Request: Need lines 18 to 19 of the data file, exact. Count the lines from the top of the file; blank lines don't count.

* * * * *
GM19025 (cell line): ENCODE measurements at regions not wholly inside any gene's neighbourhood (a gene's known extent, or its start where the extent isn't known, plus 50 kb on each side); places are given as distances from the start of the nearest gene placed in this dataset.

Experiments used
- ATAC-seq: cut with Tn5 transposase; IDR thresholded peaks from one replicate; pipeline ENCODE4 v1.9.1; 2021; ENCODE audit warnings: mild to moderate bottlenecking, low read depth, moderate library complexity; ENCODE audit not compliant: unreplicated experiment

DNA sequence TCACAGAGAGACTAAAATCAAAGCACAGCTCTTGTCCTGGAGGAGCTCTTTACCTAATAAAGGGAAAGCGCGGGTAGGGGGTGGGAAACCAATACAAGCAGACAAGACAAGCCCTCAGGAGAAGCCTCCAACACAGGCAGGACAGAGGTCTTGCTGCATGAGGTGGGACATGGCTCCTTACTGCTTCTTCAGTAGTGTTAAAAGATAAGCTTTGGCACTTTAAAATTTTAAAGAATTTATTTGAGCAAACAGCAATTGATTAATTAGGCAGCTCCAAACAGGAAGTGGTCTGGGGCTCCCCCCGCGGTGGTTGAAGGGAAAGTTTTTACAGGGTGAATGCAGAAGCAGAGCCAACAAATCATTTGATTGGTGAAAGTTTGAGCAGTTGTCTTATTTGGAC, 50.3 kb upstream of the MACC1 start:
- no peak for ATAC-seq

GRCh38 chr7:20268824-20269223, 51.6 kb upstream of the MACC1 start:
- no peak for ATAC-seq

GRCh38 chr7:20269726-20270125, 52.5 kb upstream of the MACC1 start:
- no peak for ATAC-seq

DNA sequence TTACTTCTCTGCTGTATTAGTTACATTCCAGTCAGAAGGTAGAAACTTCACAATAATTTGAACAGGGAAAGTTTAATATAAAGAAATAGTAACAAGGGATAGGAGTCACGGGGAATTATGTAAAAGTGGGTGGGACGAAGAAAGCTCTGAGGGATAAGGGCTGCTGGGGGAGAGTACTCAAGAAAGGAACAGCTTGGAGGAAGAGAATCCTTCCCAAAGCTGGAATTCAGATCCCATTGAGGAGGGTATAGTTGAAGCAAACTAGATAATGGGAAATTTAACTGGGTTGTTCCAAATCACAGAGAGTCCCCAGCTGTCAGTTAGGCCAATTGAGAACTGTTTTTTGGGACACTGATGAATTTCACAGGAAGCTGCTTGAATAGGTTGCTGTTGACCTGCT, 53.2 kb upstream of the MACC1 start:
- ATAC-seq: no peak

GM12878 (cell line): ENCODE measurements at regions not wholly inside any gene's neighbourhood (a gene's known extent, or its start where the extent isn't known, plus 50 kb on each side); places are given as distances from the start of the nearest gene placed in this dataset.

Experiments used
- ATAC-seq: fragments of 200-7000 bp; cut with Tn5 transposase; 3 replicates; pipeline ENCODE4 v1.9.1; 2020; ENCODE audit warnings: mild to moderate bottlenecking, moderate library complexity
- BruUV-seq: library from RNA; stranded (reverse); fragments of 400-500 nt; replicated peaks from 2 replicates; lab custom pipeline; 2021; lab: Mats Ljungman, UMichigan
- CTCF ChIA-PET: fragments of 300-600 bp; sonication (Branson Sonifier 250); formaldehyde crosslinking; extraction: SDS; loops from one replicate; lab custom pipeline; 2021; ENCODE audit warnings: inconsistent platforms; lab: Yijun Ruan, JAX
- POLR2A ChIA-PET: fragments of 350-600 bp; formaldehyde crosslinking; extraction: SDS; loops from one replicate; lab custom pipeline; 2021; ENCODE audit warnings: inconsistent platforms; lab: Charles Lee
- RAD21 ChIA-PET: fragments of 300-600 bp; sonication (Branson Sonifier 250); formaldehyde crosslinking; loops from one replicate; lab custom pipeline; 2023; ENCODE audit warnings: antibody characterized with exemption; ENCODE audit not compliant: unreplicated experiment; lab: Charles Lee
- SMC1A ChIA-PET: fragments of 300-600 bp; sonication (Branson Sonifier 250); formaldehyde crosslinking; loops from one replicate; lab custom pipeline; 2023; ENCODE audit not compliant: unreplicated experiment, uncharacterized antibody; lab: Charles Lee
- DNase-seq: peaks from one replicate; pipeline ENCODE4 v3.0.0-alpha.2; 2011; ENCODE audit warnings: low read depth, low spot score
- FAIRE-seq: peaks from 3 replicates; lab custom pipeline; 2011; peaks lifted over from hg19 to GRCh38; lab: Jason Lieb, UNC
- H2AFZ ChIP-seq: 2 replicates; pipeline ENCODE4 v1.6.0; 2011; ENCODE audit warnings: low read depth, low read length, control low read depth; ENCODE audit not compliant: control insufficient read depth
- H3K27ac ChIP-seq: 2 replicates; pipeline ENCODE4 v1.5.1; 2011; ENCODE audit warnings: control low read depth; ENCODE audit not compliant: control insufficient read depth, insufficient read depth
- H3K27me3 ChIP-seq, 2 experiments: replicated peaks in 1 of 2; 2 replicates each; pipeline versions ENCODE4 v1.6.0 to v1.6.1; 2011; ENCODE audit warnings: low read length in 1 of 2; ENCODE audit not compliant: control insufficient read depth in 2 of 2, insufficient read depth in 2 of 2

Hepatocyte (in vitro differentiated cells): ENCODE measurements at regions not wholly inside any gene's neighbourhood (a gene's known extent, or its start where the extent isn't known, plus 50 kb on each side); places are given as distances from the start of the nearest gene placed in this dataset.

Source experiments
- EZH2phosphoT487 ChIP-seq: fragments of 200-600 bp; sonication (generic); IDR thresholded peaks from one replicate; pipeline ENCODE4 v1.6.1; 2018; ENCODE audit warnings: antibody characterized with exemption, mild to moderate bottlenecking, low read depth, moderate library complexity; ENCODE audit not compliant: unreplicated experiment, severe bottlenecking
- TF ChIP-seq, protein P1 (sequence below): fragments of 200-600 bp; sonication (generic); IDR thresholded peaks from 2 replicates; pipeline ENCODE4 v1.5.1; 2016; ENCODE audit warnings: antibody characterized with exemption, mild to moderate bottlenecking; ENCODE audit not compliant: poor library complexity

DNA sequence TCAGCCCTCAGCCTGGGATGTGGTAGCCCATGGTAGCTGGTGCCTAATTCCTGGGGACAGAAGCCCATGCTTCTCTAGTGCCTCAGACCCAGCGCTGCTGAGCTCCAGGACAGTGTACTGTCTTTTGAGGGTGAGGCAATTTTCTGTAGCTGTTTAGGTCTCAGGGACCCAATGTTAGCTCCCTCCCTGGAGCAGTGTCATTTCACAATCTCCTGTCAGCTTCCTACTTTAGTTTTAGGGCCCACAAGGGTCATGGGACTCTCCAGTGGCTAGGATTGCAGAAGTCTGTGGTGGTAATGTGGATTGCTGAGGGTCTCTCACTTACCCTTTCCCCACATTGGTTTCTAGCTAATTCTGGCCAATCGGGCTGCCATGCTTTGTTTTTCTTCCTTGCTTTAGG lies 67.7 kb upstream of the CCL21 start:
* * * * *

- RAD21 ChIA-PET: fragments of 300-600 bp; sonication (Branson Sonifier 250); formaldehyde crosslinking; loops from one replicate; lab custom pipeline; 2023; ENCODE audit warnings: antibody characterized with exemption; ENCODE audit not compliant: unreplicated experiment; lab: Charles Lee
- SMC1A ChIA-PET: fragments of 300-600 bp; sonication (Branson Sonifier 250); formaldehyde crosslinking; loops from one replicate; lab custom pipeline; 2023; ENCODE audit not compliant: unreplicated experiment, uncharacterized antibody; lab: Charles Lee